in reply to: Observing stats: how was 2013 for you? #576427

    Posted by M C Butcher at 13:47 on 2014 Jan 04

    I had thought that 2012 was not a good year but then 2013 came along and it was much worse!During the year I observed on 9 nights only (for a total of 16 hours 35 minutes). On all other occasions it was either cloudy or too windy or both. My best months were August (2 nights 4 hours 50 minutes) and October (3 nights 8 hours 25 minutes).A very windy year, 2013 saw 2 days with Violent Storm Force 11 winds, 5 days with Storm Force 10 winds, 13 days with Severe Gale Force 9 winds and 43 days with Gale Force winds. Since mid-October it has been too windy to set up a telescope.I missed 14 nights through being absent.Here’s hoping for a better 2014.Martin ButcherIsle of Colonsay

    in reply to: Martin’s new Patrick Moore Biog #576426

    Posted by Terry Byatt at 19:17 on 2014 Jan 01

    I think it’s appalling that the existence of Laura (Patrick’s girlfriend) has been "debunked" by this book. Whether it’s true or not is irrelevant. Patrick wanted us to believe his story and to publicise this barely a year after his death is to my mind unforgivable. I always thought that Martin was one of Patrick’s friends!For this reason alone I will not buy or recommend the book.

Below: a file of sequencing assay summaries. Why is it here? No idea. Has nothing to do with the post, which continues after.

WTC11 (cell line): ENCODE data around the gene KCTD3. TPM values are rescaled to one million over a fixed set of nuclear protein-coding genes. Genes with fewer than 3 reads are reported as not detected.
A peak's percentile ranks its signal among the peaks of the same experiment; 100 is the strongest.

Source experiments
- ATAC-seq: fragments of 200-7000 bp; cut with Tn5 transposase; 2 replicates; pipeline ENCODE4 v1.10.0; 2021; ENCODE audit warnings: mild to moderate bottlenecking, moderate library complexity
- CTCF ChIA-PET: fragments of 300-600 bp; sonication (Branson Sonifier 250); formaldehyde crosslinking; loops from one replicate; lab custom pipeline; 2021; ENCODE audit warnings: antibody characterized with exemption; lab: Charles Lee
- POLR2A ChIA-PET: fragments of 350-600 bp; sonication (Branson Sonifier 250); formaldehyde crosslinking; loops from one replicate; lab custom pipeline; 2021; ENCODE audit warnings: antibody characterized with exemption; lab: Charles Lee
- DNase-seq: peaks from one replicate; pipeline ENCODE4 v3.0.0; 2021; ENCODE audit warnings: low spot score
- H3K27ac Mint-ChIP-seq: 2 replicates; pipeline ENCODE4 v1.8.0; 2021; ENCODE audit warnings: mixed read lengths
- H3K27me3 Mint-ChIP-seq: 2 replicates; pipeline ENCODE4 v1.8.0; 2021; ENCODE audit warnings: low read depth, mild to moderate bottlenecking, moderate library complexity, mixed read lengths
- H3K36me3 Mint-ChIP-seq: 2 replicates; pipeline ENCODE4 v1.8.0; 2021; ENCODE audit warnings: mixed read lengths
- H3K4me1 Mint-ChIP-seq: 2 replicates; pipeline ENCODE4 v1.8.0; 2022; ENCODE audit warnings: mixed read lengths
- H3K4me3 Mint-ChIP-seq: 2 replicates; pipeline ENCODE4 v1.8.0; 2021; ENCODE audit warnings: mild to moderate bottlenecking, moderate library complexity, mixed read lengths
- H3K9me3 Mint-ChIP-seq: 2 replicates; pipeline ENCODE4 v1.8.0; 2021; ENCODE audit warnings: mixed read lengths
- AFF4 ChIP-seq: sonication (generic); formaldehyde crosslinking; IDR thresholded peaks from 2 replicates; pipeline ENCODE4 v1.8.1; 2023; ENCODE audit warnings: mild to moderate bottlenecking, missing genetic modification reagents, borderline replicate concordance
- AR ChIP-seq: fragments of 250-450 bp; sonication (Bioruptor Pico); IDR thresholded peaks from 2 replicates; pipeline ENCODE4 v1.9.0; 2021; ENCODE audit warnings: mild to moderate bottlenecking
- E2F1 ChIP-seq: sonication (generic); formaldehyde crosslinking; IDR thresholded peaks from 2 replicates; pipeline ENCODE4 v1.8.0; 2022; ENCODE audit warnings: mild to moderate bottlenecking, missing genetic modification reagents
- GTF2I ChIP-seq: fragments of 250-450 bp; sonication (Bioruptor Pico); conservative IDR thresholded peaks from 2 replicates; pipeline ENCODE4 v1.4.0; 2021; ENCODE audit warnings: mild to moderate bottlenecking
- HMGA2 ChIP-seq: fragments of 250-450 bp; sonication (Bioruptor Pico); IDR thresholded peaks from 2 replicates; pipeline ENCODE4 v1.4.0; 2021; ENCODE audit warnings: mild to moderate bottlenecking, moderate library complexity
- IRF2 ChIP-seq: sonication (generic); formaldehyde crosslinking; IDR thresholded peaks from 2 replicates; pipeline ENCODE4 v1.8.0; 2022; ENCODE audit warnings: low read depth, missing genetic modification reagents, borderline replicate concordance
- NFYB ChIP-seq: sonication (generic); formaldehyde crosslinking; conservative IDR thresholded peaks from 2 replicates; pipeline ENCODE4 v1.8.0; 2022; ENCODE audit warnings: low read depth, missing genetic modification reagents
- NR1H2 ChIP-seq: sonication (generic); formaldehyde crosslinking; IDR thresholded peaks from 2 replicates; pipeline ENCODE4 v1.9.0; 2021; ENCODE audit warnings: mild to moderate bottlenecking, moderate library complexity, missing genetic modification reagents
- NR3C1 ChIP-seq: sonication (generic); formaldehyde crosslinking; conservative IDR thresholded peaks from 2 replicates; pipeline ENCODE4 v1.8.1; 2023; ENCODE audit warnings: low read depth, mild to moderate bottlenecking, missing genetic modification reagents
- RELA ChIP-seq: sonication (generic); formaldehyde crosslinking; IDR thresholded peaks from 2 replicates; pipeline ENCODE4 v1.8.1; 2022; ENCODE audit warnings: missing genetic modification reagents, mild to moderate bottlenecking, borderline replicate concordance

in reply to: Observing stats: how was 2013 for you? #576425

    Posted by Gary Poyner at 13:04 on 2014 Jan 01

    Slightly better for me in 2013. I had 93 observable nights in 2013 compared to 84 in 2012. I also had a good run on Nova Del where I made 63 observations in the first 100 days, although these were mainly brief holes in cloud where I could use bins or the small 22cm.These 93 nights equate to 191.18 hours of eyepiece time in 2013. 59 of these nights were completely clear, whilst 34 were partially clear (more than 50% cloud and good breaks). Best month was April with 12 nights, and the worst was January with just 3. Of the 93 nights, 37 were under strong Moonlit conditions. I made 6,651 visual observations (my lowest number of observations in a single year by far since 1992) as I was unable to observe on all of the 93 nights due to various reasons. I also accumulated 1,952 CCD observations from BRT and AAVSOnet remote telescopes. All CV’s of course :-)As usual I keep a track on how the weather guys do in their predictions for cloud cover. In 2013 they made incorrect cloud/clear forecasts on 60 occasions.Looking forward to seeing other observers stats.Happy New year!Gary